Urinary tract infections (UTIs) are among the most common infections affecting individuals of different ages worldwide. Antimicrobial agents are usually the first-line treatment for UTIs, and the use of the prescribed antibiotic is escalating, resulting in increased rates of bacterial resistance and UTI recurrence. The current study aimed to identify the causative bacteria in Jordan, to explore their resistance pattern to antibiotics, and to describe drug-related problems associated with UTI management.
This prospective, descriptive study was conducted in two major health institutions in two cities in Jordan over a period of six months. The study population included inpatients and outpatients diagnosed with UTIs. Patients’ data were collected directly from patients using data collection sheet and from patients’ charts.
A total of 273 patients were included, of whom 56.4% were women. Urine cultures were obtained from 81% of the patients. E. coli was the most common causative pathogen (50.6%), followed by K. pneumonia (10.8%). Extended spectrum beta-lactamase (ESBL) producing E.coli was the most commonly detected organism across all types of UTIs. Ceftriaxone and imipenem/cilastatin were most commonly administered to hospitalized patients, whilst ciprofloxacin and co-triamzaxole were the most commonly prescribed in outpatient clinics. The susceptibility results for parenteral antibiotics showed high rates of resistance to cefazolin and ticarcillin. Additionally, high rates of resistance to fluoroquinolones were identified. Further, several drug-related problems were identified. High rates of resistance to commonly prescribed antibiotics were detected. Drug-related problems (i.e., inappropriate antibiotic dosage, unnecessary antibiotic prescribing, inappropriate duration of therapy, and prescribing of ineffective antibiotics) were relatively common.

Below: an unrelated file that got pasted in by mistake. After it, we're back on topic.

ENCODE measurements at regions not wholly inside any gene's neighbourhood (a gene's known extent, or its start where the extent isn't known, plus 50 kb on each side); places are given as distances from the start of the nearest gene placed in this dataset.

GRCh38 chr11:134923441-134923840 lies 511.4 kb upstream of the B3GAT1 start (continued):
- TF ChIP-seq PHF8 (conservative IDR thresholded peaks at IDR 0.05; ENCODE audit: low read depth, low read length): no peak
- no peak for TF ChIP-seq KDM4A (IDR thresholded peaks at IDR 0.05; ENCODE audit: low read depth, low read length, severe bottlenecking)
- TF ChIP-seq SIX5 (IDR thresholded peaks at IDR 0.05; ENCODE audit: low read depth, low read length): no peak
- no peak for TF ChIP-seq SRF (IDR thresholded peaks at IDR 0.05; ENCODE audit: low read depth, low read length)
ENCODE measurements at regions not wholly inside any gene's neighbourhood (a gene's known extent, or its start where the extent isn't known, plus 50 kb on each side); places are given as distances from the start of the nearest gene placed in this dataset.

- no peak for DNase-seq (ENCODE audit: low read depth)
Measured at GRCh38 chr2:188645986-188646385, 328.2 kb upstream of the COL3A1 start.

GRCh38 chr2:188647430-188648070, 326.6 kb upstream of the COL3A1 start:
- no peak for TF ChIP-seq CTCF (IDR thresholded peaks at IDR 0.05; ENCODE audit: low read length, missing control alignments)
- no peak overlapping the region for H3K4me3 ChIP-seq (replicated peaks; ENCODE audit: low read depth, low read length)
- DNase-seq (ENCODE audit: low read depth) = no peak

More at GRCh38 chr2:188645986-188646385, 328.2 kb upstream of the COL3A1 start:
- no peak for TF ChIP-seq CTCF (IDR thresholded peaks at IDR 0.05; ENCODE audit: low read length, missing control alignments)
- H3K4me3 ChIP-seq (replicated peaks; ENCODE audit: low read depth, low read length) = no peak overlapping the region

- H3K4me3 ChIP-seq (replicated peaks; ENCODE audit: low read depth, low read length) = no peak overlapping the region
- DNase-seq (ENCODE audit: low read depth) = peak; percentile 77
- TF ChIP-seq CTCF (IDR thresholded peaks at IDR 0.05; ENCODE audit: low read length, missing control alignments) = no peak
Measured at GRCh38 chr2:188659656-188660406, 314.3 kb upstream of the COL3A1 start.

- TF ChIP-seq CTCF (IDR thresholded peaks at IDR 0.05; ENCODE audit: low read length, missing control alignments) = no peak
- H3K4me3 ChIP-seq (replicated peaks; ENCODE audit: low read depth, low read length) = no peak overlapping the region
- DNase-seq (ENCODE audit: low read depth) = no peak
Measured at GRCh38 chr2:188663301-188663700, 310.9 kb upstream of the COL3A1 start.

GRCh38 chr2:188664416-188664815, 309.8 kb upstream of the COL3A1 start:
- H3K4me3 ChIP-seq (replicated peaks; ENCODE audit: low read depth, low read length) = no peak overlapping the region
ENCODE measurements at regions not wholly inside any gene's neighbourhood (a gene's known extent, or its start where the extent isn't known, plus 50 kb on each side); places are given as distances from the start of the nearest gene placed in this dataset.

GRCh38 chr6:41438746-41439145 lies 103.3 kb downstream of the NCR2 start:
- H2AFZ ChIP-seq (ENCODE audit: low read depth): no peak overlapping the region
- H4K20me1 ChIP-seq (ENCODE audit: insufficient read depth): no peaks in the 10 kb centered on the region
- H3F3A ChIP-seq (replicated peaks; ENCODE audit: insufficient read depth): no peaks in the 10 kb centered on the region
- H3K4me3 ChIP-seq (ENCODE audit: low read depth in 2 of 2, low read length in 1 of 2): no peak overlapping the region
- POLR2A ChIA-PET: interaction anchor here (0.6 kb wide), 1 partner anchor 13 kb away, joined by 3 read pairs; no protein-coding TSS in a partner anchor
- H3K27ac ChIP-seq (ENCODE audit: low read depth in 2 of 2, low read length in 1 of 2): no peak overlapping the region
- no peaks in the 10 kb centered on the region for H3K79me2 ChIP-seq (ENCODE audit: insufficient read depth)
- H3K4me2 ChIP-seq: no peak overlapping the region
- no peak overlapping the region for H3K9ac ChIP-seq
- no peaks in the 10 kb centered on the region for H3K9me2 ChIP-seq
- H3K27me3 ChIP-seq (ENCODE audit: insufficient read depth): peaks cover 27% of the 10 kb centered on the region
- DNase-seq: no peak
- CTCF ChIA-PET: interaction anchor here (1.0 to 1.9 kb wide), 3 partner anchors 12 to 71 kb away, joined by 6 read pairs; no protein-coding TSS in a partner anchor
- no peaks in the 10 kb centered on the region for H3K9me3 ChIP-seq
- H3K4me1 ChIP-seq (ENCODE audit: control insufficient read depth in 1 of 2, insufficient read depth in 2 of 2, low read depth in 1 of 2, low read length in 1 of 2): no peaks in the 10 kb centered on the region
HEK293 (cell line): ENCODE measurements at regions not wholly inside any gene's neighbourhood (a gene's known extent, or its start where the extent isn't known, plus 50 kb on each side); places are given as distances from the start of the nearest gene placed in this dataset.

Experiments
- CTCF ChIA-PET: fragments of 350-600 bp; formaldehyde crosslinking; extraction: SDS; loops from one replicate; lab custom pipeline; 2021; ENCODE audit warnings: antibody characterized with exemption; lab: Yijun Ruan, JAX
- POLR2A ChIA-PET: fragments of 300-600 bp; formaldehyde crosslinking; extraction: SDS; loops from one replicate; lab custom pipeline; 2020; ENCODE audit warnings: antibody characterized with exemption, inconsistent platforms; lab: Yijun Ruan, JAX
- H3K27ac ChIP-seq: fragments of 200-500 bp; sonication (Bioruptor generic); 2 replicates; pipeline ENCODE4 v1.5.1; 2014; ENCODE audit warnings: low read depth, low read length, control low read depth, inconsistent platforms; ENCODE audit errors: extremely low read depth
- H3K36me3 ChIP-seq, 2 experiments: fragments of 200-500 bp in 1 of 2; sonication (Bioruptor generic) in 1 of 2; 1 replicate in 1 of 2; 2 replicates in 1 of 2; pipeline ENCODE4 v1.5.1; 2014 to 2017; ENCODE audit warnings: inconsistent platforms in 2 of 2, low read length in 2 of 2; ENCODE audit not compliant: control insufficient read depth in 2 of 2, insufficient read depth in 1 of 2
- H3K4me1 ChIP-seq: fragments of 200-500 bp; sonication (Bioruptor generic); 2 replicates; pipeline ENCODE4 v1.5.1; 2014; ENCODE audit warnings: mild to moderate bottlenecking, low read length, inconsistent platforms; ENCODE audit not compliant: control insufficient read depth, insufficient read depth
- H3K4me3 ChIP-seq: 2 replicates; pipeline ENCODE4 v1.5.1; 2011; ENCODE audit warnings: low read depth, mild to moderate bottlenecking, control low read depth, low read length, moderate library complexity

The present study highlights the need for clinical pharmacists to manage the high level of drug related problems by providing updated information about proper drug selection, rational drug use, and patient education and counselling.

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